The Police Federation of England and Wales said on Thursday that it no longer has confidence in Ms Patel, branding the bitterly-opposed pay freeze for officers earning more than £24,000 the final straw.
Labour has called on the Cabinet minister to “consider her position” following what the party called a real-terms pay cut, with one chief constable labelling the decision “an insult”.
But national federation chairman John Apter said there is still time for the Home Secretary to regain the support of the 130,000 rank-and-file officers his organisation represents by increasing their wages.
“We feel bitterly let down, betrayed, and this isn’t just about the pay announcement that was, as you say, the final straw," he told LBC.
“This goes back to the vaccination programme. Let’s look at the way that we were vilified and then hung out to dry during the pandemic, with the Home Secretary saying nice things and not following it up.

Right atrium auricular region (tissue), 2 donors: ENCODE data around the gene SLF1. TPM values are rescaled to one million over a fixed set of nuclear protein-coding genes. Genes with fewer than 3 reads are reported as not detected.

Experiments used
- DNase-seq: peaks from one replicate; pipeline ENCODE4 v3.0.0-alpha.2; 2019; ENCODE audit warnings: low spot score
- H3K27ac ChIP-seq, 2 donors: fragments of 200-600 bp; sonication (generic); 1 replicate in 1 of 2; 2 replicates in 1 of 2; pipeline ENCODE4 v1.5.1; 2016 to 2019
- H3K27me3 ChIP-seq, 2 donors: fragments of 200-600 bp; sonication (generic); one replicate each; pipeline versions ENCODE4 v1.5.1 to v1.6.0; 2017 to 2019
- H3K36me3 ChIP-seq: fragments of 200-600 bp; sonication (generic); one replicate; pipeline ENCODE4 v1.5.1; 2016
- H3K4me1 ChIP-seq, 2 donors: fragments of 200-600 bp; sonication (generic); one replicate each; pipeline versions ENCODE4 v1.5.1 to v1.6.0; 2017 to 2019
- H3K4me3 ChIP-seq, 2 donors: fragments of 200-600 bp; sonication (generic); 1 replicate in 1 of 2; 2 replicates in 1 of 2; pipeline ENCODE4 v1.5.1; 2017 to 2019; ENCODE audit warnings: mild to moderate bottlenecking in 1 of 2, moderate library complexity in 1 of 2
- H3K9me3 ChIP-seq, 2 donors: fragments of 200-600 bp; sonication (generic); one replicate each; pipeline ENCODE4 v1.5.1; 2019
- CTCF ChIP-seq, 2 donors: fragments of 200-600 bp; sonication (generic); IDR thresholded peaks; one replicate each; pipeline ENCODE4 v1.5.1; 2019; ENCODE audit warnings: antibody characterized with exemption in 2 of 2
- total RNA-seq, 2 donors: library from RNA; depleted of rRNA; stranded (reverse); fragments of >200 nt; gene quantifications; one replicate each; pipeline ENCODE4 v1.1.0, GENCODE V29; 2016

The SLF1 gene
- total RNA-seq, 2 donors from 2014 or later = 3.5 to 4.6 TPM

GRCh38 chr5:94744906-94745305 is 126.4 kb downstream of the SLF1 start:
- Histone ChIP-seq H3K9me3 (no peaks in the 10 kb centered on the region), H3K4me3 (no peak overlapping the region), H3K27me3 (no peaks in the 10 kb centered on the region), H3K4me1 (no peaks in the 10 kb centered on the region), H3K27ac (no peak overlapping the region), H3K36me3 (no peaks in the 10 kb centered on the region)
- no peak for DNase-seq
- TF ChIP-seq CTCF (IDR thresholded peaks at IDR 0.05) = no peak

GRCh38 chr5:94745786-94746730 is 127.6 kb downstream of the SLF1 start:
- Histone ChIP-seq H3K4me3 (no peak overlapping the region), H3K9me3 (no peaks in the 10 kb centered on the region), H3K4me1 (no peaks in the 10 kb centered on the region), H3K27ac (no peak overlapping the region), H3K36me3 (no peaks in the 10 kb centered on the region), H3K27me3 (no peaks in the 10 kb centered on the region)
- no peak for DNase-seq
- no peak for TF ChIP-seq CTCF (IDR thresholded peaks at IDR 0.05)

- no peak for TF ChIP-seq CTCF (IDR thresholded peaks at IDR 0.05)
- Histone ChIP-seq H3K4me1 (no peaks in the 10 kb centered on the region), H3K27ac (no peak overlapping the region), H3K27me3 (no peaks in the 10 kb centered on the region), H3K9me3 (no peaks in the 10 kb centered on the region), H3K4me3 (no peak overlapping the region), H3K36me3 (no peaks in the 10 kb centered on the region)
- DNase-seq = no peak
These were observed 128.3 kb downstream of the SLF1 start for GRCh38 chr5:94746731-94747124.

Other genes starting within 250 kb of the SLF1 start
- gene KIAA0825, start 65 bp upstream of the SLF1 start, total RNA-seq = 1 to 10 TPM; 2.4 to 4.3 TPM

“It’s not too late to do what the Health Secretary did, which is do a U-turn and make the announcement for the NHS staff.”
Pay freezes were announced this week for the majority of public sector workers, including for police and teachers, but NHS staff will get a 3 per cent rise, which is to be paid out of existing health budgets, the Government confirmed.
There remains palpable anger among police chiefs at the decision not to reward frontline officers who have had a tough 16 months implementing “confusing” coronavirus rules.
Steve Kent, chairman of the South Yorkshire Police Federation, said officers are "absolutely livid" about the pay freeze and have described it as a "kick in the teeth".
He added: "For the first time in a while, I'm getting a lot of contact from some of our experienced officers who have been in the job for a long time and are saying 'I can't cope with this anymore and this is almost the last straw'."
Among the force chiefs to publicly criticise the lack of pay incentive was chief constable Ben-Julian Harrington, who is head of Essex Police, which covers Ms Patel’s Witham constituency.
Mr Harrington described the move as “disappointing” and said that, while he understood there were financial pressures, “we must ensure our people get what they deserve”.
Labour’s shadow home secretary Nick Thomas-Symonds has called for Ms Patel to “change course” following “overwhelming pressure” from senior force leaders to back down over the “disastrous” pay review.